An increasing emphasis on mitigating global climate change (global warming) over the last few decades has created interest in a broad range of sustainable or alternative energy systems to replace fossil fuel combustion. Biomass, when harvested responsibly, is a renewable fuel with many uses in replacing fossil fuels. Cofiring biomass with coal in traditional large-scale coal power plants represents one of the lowest risk, least costly, near-term methods of CO2 mitigation. Simultaneously, it is one of the most efficient and inexpensive uses of biomass. Alternatively, biomass can be transformed into useful products through gasification to produce clean syngas for highly efficient gas turbines, or feedstock to produce light gases, fuels, chemicals or other products. A large portion of this investigation focused on the effect of cofiring biomass on the near burner region of a commercial coal flame. This research included first-of-their-kind field measurements of flame structure and particle properties in front of a full-scale burner fired with biomass and coal, including measurements of particle size and composition, gas velocity, composition, and temperature in the near-burner region of multiple cofired flames in a 350 MWe full-scale power plant in Studstrup, Denmark. A novel sampling and analysis technique was developed enabling the estimation of the fraction of biomass in the flow as a function of position and the burnout of biomass and coal particles separately. These data show that biomass particles do not follow gas stream lines to the same extent that coal particles do. This is consistent with the larger sizes, slower heating and reaction rates, and higher momentum of biomass particles. This research also includes first-of-their-kind single particle continuous measurements of particle mass, surface and internal temperature, size, shape, during biomass pyrolysis and gasification. The single particle measurements provided among the most highly resolved and repeatable biomass gasification results reported to date for wood, switchgrass and corn stover. All three samples showed greater gasification reactivity to H2O than to CO2. The experiments included results in both reactants individually and combined. One of the most important findings of this work was the experimental confirmation that as the char particles gasify, their ash fractions increase and reaction rates decrease on both an intrinsic and external surface area basis. The analyses in this work show that this decrease in burnout quantitatively corresponds to the change in the predicted fraction of the surface that is ash and does not reflect any change in organic reactivity. Reaction rate parameters suitable for relatively simple power-law models based on external surface area describe all the data reasonably well.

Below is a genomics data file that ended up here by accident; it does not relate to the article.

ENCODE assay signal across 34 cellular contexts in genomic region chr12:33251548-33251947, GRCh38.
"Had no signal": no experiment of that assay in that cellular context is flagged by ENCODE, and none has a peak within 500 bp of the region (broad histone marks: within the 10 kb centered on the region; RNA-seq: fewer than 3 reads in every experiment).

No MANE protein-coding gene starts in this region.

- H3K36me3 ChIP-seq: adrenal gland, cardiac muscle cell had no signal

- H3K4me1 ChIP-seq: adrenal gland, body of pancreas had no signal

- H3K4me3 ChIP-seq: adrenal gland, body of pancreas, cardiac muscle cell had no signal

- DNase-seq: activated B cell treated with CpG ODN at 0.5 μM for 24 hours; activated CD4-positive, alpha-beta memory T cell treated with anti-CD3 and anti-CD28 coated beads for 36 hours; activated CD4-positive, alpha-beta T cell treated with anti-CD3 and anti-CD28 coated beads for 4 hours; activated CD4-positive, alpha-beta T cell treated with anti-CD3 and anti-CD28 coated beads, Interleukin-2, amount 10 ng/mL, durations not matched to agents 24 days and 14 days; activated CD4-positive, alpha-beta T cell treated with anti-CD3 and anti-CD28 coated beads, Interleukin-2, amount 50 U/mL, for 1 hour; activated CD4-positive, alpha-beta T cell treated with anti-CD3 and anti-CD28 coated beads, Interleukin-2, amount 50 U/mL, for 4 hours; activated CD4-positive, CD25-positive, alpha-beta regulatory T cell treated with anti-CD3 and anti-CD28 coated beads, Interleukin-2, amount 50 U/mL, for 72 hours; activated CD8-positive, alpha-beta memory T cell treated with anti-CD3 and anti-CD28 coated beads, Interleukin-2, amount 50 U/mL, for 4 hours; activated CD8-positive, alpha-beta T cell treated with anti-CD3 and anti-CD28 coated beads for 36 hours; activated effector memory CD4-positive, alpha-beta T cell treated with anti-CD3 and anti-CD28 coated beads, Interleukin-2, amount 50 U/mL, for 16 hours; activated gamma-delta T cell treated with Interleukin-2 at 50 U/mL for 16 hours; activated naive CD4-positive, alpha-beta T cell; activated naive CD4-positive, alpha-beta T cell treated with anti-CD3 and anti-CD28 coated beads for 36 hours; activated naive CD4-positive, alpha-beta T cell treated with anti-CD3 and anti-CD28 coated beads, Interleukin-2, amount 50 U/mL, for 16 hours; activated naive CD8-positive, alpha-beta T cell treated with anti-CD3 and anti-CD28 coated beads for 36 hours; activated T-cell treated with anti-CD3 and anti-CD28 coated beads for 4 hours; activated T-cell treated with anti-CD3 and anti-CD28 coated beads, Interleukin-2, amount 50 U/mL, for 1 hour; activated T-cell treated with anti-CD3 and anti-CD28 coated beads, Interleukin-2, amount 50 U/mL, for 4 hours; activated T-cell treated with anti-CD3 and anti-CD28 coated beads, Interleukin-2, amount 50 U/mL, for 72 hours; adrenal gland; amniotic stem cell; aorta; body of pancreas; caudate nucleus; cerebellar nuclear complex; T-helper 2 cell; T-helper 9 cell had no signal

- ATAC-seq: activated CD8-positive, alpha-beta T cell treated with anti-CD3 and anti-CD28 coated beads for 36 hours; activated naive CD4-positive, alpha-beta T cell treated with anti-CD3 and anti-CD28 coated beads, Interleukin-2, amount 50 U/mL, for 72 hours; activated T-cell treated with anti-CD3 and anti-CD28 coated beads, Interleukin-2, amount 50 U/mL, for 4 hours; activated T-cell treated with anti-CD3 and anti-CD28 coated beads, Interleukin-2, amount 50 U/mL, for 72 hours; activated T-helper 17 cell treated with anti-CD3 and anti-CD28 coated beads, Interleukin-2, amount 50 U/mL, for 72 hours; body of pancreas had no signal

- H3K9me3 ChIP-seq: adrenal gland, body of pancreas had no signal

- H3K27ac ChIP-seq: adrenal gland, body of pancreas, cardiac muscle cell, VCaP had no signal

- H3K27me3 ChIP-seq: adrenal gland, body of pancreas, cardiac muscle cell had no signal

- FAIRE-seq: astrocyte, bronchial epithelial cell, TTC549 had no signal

College and Department

Ira A. Fulton College of Engineering and Technology; Chemical Engineering



Date Submitted


Document Type





cofire, biomass, straw, sawdust, coal, thermal conversion, combustion, gasification